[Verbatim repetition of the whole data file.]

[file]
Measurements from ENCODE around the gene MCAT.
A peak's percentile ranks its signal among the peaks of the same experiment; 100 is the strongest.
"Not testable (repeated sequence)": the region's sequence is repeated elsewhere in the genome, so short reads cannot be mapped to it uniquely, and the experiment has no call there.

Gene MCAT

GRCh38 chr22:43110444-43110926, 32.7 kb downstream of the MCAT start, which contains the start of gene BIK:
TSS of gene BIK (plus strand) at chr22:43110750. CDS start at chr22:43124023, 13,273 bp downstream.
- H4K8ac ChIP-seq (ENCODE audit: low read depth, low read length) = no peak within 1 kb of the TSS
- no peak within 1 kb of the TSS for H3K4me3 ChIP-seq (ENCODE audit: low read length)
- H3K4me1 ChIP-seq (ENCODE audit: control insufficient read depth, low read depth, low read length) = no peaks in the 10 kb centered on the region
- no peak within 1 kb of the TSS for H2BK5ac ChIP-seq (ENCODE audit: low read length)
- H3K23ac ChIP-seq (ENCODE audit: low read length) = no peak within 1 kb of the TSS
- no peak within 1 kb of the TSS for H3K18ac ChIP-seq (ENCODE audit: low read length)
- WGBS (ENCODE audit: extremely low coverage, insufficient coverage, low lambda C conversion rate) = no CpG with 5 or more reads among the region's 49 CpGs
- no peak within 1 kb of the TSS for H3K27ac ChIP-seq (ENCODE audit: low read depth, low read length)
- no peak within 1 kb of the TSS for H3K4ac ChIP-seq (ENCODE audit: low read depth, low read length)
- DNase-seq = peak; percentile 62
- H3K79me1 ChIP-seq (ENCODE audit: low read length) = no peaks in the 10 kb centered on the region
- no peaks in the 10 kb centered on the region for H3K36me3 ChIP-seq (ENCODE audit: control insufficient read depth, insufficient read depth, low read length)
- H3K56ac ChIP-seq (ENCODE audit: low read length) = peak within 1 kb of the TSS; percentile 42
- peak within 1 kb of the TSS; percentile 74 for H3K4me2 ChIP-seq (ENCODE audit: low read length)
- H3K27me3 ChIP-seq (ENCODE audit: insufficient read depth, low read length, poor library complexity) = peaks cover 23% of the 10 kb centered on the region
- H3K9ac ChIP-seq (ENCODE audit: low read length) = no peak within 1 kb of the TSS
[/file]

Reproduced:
Measurements from ENCODE around the gene MCAT.
A peak's percentile ranks its signal among the peaks of the same experiment; 100 is the strongest.
"Not testable (repeated sequence)": the region's sequence is repeated elsewhere in the genome, so short reads cannot be mapped to it uniquely, and the experiment has no call there.

Gene MCAT

GRCh38 chr22:43110444-43110926, 32.7 kb downstream of the MCAT start, which contains the start of gene BIK:
TSS of gene BIK (plus strand) at chr22:43110750. CDS start at chr22:43124023, 13,273 bp downstream.
- H4K8ac ChIP-seq (ENCODE audit: low read depth, low read length) = no peak within 1 kb of the TSS
- no peak within 1 kb of the TSS for H3K4me3 ChIP-seq (ENCODE audit: low read length)
- H3K4me1 ChIP-seq (ENCODE audit: control insufficient read depth, low read depth, low read length) = no peaks in the 10 kb centered on the region
- no peak within 1 kb of the TSS for H2BK5ac ChIP-seq (ENCODE audit: low read length)
- H3K23ac ChIP-seq (ENCODE audit: low read length) = no peak within 1 kb of the TSS
- no peak within 1 kb of the TSS for H3K18ac ChIP-seq (ENCODE audit: low read length)
- WGBS (ENCODE audit: extremely low coverage, insufficient coverage, low lambda C conversion rate) = no CpG with 5 or more reads among the region's 49 CpGs
- no peak within 1 kb of the TSS for H3K27ac ChIP-seq (ENCODE audit: low read depth, low read length)
- no peak within 1 kb of the TSS for H3K4ac ChIP-seq (ENCODE audit: low read depth, low read length)
- DNase-seq = peak; percentile 62
- H3K79me1 ChIP-seq (ENCODE audit: low read length) = no peaks in the 10 kb centered on the region
- no peaks in the 10 kb centered on the region for H3K36me3 ChIP-seq (ENCODE audit: control insufficient read depth, insufficient read depth, low read length)
- H3K56ac ChIP-seq (ENCODE audit: low read length) = peak within 1 kb of the TSS; percentile 42
- peak within 1 kb of the TSS; percentile 74 for H3K4me2 ChIP-seq (ENCODE audit: low read length)
- H3K27me3 ChIP-seq (ENCODE audit: insufficient read depth, low read length, poor library complexity) = peaks cover 23% of the 10 kb centered on the region
- H3K9ac ChIP-seq (ENCODE audit: low read length) = no peak within 1 kb of the TSS